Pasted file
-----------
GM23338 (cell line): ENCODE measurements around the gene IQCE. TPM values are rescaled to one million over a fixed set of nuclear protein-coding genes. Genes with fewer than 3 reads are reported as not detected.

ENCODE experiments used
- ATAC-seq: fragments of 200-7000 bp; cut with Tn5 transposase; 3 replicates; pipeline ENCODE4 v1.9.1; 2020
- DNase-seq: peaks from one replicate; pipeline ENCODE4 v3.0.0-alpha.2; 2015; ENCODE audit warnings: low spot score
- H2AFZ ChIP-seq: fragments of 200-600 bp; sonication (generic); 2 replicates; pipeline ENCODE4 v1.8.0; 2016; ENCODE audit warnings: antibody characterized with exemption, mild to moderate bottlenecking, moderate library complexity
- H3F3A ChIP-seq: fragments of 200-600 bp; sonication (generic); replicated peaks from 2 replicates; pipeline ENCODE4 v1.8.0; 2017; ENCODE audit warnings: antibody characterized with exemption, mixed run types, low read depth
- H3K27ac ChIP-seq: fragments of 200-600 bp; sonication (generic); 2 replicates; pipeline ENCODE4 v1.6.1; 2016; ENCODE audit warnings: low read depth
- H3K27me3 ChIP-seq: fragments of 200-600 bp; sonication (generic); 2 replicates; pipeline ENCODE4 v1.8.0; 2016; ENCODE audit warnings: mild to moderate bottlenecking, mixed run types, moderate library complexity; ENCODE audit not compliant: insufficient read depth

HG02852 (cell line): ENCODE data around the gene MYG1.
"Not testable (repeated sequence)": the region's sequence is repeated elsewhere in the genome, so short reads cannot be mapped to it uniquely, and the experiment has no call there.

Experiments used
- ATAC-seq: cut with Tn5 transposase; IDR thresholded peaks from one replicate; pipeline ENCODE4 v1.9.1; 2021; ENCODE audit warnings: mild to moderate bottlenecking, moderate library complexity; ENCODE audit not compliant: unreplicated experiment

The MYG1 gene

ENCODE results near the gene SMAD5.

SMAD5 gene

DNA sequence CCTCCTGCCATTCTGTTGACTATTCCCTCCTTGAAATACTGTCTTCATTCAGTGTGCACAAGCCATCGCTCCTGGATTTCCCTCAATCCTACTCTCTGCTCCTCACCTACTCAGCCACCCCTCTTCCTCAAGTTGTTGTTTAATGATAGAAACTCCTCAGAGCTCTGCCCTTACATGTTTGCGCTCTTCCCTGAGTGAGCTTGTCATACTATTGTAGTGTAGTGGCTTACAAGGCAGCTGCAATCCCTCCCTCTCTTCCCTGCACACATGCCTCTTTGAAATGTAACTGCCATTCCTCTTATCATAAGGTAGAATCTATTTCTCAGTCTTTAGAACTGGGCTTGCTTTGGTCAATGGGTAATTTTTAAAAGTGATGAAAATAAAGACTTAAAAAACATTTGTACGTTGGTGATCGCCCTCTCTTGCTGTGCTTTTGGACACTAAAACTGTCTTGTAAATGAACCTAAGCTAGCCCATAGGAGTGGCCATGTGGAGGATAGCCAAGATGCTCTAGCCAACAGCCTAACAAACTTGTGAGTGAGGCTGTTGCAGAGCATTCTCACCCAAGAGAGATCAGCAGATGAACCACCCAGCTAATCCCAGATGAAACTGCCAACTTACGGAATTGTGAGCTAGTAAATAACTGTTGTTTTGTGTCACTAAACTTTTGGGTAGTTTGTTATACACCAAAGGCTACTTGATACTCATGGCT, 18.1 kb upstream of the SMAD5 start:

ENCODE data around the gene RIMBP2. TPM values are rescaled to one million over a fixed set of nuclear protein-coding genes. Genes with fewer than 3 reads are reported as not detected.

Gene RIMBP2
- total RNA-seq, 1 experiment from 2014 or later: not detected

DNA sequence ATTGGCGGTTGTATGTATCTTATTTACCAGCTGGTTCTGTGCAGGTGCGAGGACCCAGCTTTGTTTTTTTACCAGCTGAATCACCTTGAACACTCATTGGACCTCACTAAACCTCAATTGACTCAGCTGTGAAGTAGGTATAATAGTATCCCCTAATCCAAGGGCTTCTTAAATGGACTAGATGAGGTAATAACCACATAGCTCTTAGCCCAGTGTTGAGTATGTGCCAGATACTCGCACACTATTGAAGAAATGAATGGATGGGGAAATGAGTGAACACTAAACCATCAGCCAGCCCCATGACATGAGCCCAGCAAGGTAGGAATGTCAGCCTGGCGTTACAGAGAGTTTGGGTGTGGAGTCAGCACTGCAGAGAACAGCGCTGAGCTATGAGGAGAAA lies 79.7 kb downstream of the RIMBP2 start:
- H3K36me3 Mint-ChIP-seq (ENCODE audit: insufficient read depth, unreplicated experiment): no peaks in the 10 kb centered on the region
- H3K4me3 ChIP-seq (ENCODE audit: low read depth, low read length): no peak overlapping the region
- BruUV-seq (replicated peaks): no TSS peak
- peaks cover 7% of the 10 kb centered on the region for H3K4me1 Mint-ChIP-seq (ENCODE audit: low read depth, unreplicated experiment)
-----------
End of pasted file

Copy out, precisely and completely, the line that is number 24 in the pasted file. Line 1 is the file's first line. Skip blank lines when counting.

- peaks cover 7% of the 10 kb centered on the region for H3K4me1 Mint-ChIP-seq (ENCODE audit: low read depth, unreplicated experiment)